Raised and educated in Southern California, Bet Borgeson began her first serious art studies at UCLA. Early in her marriage to photographer Edwin Borgeson, they founded and operated a popular boating publication at Marina del Rey, California. After 11 years they sold the newsmagazine and moved to the Pacific Northwest, where Borgeson completed her art education with a degree in painting from Portland State University.
She was by this time working mostly in colored pencil, exhibiting and selling her work in various Oregon and Washington galleries. Although colored pencil as a fine art medium was not then generally familiar to the public, it became increasingly clear that its unique handling characteristics and potential were also not well understood by other artists. Since Borgeson was already teaching oil painting, she felt that she should additionally be spreading the word about colored pencils.
To further explore the techniques of this medium, and to devise new ways of using it, she began contacting other artists throughout the U. S. who worked with colored pencils using different styles and techniques. A three-year effort led to the development of many new and vital techniques for colored pencils. It also led to Borgeson's and the colored pencil medium's first book, The Colored Pencil. This proved to be a groundbreaking book.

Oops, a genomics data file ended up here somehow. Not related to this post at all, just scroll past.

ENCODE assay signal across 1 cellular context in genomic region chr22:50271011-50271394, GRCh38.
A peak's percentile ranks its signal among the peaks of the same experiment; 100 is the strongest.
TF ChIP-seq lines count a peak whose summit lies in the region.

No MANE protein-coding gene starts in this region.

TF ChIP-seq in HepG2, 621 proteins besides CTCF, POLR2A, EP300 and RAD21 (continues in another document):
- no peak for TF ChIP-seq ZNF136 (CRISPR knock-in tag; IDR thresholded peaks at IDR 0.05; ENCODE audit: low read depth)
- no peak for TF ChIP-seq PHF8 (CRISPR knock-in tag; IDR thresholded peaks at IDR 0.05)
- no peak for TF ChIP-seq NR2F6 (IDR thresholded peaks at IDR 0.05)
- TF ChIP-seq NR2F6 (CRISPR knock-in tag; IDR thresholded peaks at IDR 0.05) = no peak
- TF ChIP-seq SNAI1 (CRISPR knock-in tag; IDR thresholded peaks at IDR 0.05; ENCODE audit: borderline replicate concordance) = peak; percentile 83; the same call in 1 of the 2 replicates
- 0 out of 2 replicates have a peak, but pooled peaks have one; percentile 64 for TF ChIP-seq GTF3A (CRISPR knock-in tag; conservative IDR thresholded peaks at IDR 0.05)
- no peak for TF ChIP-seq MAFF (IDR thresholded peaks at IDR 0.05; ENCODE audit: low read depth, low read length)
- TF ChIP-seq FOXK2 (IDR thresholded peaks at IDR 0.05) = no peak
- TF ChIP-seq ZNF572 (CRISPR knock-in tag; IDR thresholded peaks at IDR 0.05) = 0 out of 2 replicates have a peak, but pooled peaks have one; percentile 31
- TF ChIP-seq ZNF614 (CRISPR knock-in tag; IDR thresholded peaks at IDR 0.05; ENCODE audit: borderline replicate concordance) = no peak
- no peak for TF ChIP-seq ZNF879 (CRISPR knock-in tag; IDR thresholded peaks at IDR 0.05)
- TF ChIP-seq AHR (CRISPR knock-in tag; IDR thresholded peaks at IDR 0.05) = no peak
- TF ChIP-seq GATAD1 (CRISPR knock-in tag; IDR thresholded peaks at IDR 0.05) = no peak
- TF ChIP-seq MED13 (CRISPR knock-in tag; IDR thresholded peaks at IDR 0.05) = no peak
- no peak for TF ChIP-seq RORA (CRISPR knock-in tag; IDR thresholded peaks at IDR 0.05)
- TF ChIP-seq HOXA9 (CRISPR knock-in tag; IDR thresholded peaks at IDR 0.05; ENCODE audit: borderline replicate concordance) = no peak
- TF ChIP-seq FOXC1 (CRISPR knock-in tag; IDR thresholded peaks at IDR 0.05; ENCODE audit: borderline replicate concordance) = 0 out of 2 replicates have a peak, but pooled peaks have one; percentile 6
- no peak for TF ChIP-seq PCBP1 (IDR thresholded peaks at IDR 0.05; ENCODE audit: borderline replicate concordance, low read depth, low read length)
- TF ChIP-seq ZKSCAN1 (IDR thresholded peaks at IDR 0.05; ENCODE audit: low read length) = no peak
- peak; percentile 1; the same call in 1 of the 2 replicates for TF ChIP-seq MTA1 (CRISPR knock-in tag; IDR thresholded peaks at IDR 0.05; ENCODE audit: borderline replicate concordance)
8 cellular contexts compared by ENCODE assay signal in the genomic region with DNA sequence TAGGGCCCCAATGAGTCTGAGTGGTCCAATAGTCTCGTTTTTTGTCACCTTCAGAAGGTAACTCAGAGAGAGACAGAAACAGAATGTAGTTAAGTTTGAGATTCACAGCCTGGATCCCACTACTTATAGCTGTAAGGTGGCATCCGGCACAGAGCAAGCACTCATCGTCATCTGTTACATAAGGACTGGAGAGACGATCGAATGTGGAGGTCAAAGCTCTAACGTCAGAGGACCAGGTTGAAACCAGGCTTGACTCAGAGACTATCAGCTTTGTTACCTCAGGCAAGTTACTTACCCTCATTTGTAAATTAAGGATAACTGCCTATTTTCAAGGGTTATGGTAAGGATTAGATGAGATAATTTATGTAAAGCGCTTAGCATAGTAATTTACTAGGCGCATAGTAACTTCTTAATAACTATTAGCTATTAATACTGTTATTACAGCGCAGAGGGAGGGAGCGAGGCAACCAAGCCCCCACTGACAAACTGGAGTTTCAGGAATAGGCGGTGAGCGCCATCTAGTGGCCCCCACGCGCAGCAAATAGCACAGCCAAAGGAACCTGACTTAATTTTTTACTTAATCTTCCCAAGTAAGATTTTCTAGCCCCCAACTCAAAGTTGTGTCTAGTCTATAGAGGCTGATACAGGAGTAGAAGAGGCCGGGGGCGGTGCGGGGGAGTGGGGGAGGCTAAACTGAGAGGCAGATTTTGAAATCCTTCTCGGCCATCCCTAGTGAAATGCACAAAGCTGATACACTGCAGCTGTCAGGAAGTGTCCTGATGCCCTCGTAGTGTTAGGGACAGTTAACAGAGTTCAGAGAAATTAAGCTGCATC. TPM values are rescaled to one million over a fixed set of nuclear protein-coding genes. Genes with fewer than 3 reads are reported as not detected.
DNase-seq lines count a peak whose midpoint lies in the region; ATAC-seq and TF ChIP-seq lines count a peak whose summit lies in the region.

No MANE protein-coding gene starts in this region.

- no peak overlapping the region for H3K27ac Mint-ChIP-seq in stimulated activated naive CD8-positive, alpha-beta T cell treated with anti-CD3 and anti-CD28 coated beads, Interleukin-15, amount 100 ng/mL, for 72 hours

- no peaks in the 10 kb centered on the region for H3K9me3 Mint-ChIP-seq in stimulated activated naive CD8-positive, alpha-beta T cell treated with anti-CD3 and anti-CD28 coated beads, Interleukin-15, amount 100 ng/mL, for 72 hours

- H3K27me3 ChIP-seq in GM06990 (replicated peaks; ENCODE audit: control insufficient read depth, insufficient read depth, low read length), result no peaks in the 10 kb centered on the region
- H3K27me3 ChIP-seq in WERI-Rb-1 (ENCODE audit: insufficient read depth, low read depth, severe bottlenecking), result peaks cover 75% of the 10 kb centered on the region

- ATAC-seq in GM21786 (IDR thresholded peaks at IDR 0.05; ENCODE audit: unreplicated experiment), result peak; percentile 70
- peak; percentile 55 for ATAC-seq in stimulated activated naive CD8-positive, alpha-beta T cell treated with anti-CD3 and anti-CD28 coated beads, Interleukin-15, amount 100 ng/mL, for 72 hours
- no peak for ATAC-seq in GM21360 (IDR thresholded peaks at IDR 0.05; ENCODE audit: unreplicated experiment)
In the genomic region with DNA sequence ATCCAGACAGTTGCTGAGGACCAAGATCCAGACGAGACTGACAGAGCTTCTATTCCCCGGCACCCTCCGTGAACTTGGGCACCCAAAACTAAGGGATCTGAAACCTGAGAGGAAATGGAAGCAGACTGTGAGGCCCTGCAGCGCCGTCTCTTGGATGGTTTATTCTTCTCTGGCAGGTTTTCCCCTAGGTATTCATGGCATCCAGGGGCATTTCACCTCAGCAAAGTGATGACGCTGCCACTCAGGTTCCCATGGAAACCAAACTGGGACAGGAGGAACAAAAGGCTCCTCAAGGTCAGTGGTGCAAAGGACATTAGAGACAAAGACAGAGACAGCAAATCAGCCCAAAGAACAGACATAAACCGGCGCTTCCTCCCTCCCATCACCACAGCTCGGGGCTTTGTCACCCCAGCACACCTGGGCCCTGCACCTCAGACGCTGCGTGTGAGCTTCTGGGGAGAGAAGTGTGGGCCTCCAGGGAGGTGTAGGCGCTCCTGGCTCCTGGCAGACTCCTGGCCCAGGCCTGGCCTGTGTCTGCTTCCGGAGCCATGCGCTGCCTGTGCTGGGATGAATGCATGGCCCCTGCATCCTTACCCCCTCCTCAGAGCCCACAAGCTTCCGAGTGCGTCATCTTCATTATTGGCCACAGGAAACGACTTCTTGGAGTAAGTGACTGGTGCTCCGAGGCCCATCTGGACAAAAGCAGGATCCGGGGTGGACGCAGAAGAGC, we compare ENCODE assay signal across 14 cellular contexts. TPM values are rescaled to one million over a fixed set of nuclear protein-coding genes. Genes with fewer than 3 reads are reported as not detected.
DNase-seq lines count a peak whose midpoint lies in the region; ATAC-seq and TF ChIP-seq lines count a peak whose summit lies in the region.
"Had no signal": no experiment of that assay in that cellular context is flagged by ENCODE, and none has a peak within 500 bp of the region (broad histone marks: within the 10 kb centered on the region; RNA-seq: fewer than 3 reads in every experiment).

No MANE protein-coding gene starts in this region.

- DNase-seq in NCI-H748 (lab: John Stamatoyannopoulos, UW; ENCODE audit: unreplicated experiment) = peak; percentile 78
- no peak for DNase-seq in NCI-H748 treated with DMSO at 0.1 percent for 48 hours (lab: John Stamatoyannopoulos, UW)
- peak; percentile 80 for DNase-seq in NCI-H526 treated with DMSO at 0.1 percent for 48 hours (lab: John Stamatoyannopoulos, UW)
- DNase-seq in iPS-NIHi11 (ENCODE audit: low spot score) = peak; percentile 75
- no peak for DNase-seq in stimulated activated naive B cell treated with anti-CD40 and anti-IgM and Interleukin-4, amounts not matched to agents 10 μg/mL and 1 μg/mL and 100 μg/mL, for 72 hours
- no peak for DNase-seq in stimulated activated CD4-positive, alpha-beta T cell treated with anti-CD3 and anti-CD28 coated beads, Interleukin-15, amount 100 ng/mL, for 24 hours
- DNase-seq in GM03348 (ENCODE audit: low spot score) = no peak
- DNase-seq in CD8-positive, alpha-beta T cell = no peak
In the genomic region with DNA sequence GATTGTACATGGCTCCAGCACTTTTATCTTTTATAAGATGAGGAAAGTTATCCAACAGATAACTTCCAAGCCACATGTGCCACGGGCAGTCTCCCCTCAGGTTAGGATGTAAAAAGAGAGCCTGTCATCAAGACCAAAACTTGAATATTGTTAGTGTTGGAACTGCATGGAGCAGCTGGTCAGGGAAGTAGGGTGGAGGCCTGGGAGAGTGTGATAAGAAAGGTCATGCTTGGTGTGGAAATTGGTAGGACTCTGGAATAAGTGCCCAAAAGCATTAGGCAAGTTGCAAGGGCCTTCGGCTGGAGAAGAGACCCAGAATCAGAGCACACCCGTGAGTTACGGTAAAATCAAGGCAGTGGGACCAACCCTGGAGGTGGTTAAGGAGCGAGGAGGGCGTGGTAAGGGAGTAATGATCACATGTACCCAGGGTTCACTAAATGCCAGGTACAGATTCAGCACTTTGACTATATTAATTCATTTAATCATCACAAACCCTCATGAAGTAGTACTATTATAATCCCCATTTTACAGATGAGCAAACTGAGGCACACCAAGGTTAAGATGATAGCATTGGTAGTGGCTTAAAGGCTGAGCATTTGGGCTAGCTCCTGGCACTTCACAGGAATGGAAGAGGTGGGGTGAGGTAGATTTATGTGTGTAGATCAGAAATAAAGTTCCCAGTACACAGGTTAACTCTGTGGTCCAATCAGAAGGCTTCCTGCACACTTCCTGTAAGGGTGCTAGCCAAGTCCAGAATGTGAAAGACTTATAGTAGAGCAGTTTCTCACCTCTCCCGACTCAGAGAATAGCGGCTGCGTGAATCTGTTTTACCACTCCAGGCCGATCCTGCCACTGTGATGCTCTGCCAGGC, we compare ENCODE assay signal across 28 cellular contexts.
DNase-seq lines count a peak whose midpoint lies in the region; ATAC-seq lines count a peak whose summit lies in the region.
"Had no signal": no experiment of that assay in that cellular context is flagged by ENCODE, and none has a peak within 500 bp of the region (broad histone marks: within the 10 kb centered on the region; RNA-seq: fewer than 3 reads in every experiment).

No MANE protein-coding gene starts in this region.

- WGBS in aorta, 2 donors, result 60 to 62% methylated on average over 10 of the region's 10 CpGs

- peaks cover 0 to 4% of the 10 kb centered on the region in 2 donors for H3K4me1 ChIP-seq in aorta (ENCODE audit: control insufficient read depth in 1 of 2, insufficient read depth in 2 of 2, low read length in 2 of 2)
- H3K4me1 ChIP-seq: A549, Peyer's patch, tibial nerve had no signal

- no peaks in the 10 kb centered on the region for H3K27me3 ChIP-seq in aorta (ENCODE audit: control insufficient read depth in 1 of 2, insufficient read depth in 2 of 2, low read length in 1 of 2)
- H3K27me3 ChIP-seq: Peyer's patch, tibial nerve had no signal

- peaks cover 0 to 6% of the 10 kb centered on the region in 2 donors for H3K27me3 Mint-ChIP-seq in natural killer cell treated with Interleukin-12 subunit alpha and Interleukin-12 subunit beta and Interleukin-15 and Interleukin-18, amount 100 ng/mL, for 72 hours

The wide and international distribution during this book's first year, a second book the following year--Color Drawing Workshop--plus a pivotal interview by Susan Stamberg of NPR's "All Things Considered" in 1985 have since been credited with ushering in an explosion of worldwide interest and enthusiasm for colored pencils as a fine art medium.
Bet Borgeson has continued her pioneering work with additional books, with colored pencil exhibitions, by consulting on a major Prismacolor Art Pencil reformulation, and through her teaching. For over fifteen years she conducted seminars and workshops at many universities including Rhode Island School of Design, University of Washington, University of Oregon, Portland State University, and at nationally known art centers.